(Washington, DC) –The Council for Higher Education Accreditation (CHEA) and the American Association of University Professors (AAUP) have released an advisory statement on Accreditation and Academic Freedom.
“This advisory statement addresses the role that accreditation plays in sustaining and enhancing academic freedom in the context of review of institutions and programs for quality,” said CHEA President Judith Eaton. “It is a response to concerns that academic freedom is increasingly challenged in today’s environment and that accreditation can play an even more helpful role in meeting this challenge.”
AAUP Senior Program Officer Anita Levy noted “This effort emerged from a desire to reaffirm the importance of academic freedom and its central role in the success of colleges and universities and the work of faculty. The advisory statement is designed to stimulate discussion of academic freedom among institutions, faculty and accrediting organizations.”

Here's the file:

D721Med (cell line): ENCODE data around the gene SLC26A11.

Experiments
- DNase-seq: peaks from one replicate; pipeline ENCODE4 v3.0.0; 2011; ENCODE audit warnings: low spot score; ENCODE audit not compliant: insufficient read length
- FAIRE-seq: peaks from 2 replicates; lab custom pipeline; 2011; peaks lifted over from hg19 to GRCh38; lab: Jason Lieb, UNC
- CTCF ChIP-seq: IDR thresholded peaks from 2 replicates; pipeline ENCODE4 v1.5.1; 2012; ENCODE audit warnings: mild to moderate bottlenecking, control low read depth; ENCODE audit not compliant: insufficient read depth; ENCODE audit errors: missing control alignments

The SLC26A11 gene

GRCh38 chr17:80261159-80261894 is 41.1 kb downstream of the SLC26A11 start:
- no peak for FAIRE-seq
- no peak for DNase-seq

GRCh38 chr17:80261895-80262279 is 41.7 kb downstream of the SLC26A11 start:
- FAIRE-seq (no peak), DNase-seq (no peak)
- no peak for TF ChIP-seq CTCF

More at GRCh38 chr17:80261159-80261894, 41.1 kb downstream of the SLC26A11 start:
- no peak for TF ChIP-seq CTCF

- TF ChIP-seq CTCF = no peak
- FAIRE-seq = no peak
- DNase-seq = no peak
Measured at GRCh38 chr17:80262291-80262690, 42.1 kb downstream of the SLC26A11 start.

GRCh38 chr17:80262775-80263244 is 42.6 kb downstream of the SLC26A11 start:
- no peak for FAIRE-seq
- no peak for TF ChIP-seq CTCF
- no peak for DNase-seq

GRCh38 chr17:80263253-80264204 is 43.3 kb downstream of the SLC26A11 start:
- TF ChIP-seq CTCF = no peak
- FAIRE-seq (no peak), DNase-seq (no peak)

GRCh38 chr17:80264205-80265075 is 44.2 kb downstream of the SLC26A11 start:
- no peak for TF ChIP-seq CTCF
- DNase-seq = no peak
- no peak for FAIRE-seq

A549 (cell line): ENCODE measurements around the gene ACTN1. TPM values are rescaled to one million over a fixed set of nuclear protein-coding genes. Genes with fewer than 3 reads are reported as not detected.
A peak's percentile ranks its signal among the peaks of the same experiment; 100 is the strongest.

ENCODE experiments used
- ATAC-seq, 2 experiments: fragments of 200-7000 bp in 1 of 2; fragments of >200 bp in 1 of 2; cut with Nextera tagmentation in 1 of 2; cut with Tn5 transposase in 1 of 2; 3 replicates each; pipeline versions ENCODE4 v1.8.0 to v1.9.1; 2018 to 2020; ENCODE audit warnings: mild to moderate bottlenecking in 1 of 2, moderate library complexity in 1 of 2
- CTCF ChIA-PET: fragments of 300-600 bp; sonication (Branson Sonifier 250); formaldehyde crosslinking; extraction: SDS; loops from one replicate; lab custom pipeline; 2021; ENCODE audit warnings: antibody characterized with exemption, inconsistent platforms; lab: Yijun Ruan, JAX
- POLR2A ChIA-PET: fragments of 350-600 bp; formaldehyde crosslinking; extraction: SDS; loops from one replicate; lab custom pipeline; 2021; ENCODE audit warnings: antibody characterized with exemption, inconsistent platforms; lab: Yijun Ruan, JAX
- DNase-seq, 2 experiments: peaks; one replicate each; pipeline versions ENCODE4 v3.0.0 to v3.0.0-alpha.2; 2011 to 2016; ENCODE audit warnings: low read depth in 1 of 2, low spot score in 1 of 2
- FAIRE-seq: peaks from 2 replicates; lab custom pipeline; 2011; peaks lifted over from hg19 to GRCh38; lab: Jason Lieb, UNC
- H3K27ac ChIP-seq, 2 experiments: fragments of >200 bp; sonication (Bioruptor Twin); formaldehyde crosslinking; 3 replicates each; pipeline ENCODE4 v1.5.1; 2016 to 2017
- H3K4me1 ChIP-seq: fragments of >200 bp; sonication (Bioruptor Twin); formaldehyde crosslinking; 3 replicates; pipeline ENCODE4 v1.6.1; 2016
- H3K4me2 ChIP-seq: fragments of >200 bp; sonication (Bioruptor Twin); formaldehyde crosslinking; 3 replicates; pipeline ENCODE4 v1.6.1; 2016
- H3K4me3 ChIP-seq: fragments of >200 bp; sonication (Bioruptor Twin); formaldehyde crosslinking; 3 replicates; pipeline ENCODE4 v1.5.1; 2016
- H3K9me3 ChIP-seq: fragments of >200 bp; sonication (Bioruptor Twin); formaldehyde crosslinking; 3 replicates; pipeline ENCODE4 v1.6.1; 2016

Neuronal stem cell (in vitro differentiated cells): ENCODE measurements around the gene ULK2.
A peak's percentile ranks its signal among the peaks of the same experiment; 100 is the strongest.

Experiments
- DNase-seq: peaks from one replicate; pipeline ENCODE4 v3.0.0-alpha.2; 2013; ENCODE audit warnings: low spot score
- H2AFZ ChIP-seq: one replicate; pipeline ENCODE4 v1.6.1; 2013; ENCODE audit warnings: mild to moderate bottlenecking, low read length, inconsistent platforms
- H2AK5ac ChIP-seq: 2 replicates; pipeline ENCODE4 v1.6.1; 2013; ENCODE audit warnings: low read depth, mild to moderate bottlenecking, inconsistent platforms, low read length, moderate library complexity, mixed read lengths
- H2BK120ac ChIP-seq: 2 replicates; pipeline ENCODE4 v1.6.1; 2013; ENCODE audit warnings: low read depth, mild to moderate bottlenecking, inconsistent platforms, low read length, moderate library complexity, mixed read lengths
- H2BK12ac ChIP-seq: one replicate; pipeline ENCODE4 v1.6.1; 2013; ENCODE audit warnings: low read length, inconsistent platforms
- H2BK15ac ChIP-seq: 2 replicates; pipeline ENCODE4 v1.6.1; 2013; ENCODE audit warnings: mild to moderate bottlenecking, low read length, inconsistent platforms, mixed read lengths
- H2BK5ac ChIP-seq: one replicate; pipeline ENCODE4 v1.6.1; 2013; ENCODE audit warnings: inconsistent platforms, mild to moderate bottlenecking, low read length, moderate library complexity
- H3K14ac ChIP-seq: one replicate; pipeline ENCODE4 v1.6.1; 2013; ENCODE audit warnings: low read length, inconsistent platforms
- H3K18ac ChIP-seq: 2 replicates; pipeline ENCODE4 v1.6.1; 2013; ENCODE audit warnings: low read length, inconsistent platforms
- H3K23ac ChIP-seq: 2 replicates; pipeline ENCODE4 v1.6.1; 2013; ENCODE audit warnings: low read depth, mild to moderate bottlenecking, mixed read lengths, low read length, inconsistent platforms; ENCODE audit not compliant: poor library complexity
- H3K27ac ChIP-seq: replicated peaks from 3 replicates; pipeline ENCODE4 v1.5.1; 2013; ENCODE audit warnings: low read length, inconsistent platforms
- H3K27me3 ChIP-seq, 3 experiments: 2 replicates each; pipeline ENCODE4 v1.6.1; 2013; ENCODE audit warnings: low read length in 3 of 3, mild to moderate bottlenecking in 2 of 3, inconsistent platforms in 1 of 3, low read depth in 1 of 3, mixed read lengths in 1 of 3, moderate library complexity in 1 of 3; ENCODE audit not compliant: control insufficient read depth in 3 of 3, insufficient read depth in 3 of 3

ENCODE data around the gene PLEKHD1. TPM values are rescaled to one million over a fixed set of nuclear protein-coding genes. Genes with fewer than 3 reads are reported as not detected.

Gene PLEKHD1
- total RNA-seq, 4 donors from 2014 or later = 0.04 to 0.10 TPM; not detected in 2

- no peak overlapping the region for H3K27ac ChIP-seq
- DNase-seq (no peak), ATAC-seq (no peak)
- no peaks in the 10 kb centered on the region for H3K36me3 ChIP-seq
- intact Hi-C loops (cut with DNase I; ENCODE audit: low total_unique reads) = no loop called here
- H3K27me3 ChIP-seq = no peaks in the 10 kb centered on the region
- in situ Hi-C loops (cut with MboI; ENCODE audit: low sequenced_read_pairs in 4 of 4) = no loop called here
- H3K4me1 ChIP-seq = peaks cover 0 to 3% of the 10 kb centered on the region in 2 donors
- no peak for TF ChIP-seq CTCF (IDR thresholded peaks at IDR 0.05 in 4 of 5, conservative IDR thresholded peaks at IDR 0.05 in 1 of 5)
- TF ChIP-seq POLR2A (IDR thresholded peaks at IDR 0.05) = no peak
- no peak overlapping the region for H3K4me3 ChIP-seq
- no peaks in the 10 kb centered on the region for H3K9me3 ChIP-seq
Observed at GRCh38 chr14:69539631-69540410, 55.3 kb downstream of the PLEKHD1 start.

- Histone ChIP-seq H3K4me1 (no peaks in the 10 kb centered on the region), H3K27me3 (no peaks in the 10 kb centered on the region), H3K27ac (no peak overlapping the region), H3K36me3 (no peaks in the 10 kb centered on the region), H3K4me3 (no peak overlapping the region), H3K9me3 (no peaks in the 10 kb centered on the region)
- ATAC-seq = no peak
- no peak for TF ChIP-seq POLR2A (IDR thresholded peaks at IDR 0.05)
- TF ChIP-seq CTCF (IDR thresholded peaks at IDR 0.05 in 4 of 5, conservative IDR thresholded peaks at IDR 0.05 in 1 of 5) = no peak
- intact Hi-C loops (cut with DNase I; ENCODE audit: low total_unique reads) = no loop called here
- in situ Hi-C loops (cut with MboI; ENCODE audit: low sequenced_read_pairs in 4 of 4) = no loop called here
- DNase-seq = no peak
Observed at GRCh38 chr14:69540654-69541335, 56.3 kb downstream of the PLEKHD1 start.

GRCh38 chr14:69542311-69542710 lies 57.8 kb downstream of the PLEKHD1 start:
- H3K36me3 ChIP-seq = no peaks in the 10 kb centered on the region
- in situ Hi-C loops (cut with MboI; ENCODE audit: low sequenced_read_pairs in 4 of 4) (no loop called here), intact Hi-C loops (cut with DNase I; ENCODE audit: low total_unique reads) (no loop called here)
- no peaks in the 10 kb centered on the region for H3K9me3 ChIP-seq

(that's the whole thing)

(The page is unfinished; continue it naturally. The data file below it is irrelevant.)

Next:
In early 2012, CHEA and AAUP agreed to work together to address the issue of academic freedom and the role of accreditation. CHEA and AAUP brought together a group of accrediting organizations, members of the AAUP Committee on Accreditation and others to develop an advisory statement.
The advisory statement has been approved both by the CHEA Board of Directors and the AAUP Committee on Accreditation. The statement provides guidance to CHEA institutional members, recognized accrediting organizations and AAUP members.
A national advocate and institutional voice for self-regulation of academic quality through accreditation, CHEA is an association of approximately 3,000 degree-granting colleges and universities and recognizes 60 institutional and programmatic accrediting organizations. CHEA is the only national association focused exclusively on higher education accreditation.
The American Association of University Professors is a nonprofit charitable and educational organization that promotes academic freedom and shared governance, and defines fundamental professional values and standards for higher education. The AAUP has approximately 48,000 members at colleges and universities throughout the United States.
For further information, see AAUP’s 1940 Statement on Academic Freedom and Tenure and The Role of Faculty in the Accrediting of Colleges and Universities, and CHEA publications The Condition of Accreditation: U.S. Accreditation in 2011 and The Value of Accreditation.
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